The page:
The People stipulated that the officers did not have a search warrant for either search.
The trial court found that the United Airlines employee, in opening the footlocker, acted solely for police purposes and in response to police suggestion, and in reopening the footlocker in the presence of the police, acted solely for police purposes; that the information obtained from the United Airlines search led to the search of the footlocker at Western Airlines; that the Western Airlines employee who opened the footlocker acted solely for police purposes and at the request of the police; that the police had no warrant; that there was sufficient time to obtain a warrant; and that the arrest of the defendant directly resulted from the searches of the United and Western footlockers. The court concluded that both searches were unlawful, the arrest was unlawful, and all evidence should be suppressed.
(1a) We find it unnecessary to determine whether Dowling, the United Airlines employee, must be considered an agent of the police in opening the footlockers because, even assuming that he was not, the subsequent searches by law enforcement officers or at their express and specific direction (cf. Stapleton v. Superior Court, 70 Cal.2d 97, 100 [ 73 Cal.Rptr. 575, 447 P.2d 967]), were unlawful and the evidence must be suppressed.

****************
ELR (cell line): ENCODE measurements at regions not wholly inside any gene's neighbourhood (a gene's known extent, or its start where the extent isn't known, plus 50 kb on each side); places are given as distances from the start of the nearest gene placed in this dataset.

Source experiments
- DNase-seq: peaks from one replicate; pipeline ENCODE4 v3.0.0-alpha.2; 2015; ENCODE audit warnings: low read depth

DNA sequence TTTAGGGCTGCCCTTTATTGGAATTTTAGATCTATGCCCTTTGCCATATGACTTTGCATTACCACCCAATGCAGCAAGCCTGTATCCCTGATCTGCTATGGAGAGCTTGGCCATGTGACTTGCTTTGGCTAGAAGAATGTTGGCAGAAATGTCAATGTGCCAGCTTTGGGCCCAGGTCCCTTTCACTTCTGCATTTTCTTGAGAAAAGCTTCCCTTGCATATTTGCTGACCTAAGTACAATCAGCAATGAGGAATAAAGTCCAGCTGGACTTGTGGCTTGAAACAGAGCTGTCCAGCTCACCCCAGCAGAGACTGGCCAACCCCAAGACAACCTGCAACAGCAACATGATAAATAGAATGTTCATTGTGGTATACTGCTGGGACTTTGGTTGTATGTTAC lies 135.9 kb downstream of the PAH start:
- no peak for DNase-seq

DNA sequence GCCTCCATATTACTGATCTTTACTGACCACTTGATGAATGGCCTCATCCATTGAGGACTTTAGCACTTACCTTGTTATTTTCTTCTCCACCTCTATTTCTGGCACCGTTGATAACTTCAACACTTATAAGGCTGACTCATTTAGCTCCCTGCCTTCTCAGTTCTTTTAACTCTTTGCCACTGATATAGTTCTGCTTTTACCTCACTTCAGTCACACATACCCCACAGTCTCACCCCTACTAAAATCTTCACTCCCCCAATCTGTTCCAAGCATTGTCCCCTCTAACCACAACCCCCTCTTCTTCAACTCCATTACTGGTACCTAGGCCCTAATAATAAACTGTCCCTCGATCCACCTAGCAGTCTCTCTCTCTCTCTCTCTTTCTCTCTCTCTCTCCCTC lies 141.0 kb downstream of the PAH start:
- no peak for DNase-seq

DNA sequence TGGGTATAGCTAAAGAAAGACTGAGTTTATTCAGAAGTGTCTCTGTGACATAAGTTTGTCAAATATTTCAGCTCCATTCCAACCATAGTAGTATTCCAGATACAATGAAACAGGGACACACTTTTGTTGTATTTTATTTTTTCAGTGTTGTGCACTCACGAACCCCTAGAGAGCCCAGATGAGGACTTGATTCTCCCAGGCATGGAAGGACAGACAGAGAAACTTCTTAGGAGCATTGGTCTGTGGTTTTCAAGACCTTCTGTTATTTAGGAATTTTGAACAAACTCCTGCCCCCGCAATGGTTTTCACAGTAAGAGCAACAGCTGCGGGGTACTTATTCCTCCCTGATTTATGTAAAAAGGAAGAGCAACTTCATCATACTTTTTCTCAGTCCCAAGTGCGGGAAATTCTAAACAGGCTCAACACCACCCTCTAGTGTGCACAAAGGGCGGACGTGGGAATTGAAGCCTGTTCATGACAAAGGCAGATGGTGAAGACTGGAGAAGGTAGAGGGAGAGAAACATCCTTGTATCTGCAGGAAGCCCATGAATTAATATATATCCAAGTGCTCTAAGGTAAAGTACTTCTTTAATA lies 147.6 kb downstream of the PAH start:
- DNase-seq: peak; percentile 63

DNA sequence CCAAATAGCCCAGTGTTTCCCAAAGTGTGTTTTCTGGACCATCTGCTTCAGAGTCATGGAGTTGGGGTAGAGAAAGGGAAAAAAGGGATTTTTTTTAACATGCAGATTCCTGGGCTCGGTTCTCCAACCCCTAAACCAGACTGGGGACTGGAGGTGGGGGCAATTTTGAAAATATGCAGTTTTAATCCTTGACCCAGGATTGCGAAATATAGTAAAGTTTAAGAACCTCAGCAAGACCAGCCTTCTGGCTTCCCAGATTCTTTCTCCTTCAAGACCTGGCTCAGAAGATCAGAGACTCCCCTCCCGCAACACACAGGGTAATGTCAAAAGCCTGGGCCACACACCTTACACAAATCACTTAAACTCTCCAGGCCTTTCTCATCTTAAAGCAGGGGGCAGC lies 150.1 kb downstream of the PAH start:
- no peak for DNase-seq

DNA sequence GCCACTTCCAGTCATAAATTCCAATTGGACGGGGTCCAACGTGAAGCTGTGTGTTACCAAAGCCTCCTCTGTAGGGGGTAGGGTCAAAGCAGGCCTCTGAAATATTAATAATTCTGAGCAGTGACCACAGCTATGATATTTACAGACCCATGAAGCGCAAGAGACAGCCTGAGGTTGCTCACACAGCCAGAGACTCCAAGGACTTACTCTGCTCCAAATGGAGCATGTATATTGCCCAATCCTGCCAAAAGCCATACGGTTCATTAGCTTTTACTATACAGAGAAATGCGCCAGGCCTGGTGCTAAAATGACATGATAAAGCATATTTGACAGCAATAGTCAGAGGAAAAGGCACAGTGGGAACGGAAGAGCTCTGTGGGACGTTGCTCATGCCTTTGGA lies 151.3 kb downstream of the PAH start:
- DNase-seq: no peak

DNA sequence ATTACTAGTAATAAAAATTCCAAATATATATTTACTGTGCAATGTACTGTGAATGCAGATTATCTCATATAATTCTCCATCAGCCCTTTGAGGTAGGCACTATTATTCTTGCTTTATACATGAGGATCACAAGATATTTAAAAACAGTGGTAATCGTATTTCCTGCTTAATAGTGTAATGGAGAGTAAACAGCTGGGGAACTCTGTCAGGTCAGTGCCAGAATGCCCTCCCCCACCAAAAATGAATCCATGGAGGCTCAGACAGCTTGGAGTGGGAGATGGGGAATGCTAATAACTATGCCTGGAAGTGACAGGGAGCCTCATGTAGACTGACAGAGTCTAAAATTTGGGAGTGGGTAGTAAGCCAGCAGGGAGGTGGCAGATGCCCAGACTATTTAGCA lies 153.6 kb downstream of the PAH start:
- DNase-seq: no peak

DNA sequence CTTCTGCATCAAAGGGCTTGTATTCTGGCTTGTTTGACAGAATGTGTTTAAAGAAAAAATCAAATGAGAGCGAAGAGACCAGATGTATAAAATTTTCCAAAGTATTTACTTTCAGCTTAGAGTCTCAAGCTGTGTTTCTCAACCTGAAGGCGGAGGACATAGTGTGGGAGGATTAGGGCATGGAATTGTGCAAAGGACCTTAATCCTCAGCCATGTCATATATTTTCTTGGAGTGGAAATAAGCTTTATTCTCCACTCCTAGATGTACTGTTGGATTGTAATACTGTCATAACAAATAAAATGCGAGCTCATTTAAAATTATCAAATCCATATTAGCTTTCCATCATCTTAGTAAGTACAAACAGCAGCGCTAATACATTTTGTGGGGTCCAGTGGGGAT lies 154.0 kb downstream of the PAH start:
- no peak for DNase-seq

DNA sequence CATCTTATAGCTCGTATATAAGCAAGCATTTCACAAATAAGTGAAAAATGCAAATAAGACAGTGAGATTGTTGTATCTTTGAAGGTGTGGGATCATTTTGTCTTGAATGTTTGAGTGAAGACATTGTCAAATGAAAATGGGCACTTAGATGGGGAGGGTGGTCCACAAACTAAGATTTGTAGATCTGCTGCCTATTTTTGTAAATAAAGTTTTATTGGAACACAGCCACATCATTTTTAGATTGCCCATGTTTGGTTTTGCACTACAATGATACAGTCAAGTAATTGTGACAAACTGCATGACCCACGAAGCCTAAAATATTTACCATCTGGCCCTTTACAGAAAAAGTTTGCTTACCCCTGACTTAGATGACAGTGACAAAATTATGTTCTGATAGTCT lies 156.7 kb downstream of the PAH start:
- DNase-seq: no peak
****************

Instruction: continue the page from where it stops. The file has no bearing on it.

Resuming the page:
(2) People v. Marshall, 69 Cal.2d 51, 57 [ 69 Cal.2d 51, 57 [ 69 Cal.Rptr. 585, 442 P.2d 665], makes clear that with certain exceptions, probable cause to believe that "a search will reveal contraband . . . does not justify a search without a warrant." Where there is probable cause, a warrant still must be obtained, absent an emergency, for a search not incident to a valid arrest even though a warrant would not be needed for a search incident to an arrest. (E.g., People v. Harris, 62 Cal.2d 681, 682-683 [ 43 Cal.Rptr. 833, 401 P.2d 225].)
(3) The exceptions to the requirement of a search warrant, aside from searches incident to an arrest, are where there is a danger of "'imminent destruction, removal, or concealment of the property intended to be seized'" or where the evidence is in plain sight, which "is, in fact, no search for evidence." ( People v. Marshall, supra, 69 Cal.2d 51, 56-57, 61.)